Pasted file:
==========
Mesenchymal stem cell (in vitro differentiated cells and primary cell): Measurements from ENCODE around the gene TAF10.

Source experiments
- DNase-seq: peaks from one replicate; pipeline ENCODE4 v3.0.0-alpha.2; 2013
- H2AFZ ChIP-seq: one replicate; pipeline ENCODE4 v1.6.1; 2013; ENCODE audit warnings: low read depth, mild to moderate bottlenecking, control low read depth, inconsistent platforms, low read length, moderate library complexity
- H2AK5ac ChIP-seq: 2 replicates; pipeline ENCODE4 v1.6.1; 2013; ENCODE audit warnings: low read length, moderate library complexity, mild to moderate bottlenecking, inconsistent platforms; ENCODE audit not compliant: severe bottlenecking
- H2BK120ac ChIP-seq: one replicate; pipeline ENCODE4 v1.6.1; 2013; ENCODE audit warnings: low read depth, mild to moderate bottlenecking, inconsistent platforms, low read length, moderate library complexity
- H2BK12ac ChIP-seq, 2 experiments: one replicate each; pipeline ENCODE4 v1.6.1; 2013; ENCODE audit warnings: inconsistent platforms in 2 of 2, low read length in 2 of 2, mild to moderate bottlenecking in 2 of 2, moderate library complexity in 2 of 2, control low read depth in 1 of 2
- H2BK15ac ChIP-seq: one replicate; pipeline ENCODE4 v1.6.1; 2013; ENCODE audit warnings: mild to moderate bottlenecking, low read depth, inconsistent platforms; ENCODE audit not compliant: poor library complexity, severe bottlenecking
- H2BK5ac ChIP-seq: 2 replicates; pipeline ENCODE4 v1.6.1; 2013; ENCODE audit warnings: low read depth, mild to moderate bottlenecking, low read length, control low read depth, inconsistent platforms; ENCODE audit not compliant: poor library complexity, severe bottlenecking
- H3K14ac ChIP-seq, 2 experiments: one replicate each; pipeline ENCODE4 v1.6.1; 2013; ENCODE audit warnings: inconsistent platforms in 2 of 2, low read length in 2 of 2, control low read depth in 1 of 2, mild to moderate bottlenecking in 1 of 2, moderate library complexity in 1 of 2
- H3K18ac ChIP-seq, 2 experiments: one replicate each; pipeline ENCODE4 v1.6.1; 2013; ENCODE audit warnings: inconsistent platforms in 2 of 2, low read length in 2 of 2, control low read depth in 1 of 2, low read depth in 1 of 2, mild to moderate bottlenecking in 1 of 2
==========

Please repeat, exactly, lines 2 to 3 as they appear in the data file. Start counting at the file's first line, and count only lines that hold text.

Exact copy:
Source experiments
- DNase-seq: peaks from one replicate; pipeline ENCODE4 v3.0.0-alpha.2; 2013